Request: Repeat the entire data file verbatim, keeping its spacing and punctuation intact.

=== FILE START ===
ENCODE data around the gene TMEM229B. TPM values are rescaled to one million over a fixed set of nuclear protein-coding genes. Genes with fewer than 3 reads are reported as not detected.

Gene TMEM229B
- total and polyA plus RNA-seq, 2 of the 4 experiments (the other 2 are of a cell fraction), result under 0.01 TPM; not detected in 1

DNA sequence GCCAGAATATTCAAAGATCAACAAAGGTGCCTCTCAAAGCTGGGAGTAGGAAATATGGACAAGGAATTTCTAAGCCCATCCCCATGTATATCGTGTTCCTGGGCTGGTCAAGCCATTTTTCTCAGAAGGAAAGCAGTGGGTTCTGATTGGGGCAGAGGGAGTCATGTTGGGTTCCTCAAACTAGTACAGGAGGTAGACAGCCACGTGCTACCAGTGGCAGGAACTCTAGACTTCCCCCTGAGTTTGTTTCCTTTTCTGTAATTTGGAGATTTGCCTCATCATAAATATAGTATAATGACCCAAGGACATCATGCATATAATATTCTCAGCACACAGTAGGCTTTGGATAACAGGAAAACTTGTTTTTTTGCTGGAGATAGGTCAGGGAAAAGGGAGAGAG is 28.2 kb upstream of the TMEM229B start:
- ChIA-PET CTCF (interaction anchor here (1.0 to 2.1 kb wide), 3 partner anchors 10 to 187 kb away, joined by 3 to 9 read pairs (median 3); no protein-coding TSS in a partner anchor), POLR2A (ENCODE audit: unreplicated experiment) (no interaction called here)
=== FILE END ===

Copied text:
ENCODE data around the gene TMEM229B. TPM values are rescaled to one million over a fixed set of nuclear protein-coding genes. Genes with fewer than 3 reads are reported as not detected.

Gene TMEM229B
- total and polyA plus RNA-seq, 2 of the 4 experiments (the other 2 are of a cell fraction), result under 0.01 TPM; not detected in 1

DNA sequence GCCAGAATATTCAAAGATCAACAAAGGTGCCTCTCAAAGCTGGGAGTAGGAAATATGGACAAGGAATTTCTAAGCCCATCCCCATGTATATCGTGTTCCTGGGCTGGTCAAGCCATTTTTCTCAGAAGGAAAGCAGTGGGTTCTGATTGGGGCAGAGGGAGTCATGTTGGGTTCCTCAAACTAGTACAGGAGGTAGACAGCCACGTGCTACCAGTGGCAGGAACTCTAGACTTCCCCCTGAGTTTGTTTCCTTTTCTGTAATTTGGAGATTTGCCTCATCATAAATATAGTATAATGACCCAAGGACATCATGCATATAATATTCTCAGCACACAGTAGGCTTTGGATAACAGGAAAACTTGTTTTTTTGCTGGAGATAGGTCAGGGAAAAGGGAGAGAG is 28.2 kb upstream of the TMEM229B start:
- ChIA-PET CTCF (interaction anchor here (1.0 to 2.1 kb wide), 3 partner anchors 10 to 187 kb away, joined by 3 to 9 read pairs (median 3); no protein-coding TSS in a partner anchor), POLR2A (ENCODE audit: unreplicated experiment) (no interaction called here)